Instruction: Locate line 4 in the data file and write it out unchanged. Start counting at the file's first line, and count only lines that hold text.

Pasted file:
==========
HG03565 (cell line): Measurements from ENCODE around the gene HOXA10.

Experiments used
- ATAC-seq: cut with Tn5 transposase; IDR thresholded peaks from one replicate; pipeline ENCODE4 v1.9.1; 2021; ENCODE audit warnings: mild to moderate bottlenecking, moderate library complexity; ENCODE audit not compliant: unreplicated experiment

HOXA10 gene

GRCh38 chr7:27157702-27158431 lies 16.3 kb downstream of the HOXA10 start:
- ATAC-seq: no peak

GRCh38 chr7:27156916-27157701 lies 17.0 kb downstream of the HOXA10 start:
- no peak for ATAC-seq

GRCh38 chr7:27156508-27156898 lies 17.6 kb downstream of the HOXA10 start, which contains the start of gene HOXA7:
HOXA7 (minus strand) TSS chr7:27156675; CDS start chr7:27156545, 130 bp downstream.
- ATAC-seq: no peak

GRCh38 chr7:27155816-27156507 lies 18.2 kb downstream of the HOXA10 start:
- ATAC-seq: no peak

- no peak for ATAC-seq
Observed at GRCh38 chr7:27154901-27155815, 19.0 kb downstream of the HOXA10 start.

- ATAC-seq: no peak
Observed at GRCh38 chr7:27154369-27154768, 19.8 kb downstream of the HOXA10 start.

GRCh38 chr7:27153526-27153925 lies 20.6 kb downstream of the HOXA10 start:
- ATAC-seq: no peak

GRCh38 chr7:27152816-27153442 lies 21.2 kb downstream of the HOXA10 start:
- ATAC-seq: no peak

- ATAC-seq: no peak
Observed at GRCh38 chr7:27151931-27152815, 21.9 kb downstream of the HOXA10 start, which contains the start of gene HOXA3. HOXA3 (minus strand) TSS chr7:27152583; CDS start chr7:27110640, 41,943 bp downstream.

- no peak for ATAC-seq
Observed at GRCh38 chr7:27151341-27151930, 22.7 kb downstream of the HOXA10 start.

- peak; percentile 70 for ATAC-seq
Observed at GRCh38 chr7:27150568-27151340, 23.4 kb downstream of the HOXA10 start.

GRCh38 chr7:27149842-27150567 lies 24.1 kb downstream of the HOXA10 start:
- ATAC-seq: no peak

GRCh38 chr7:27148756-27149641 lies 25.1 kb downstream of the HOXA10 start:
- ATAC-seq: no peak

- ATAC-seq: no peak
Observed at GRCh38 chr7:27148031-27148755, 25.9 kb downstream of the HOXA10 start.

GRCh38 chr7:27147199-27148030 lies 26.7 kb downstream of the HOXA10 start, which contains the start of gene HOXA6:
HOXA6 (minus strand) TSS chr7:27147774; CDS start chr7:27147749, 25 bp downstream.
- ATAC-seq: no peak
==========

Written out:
HOXA10 gene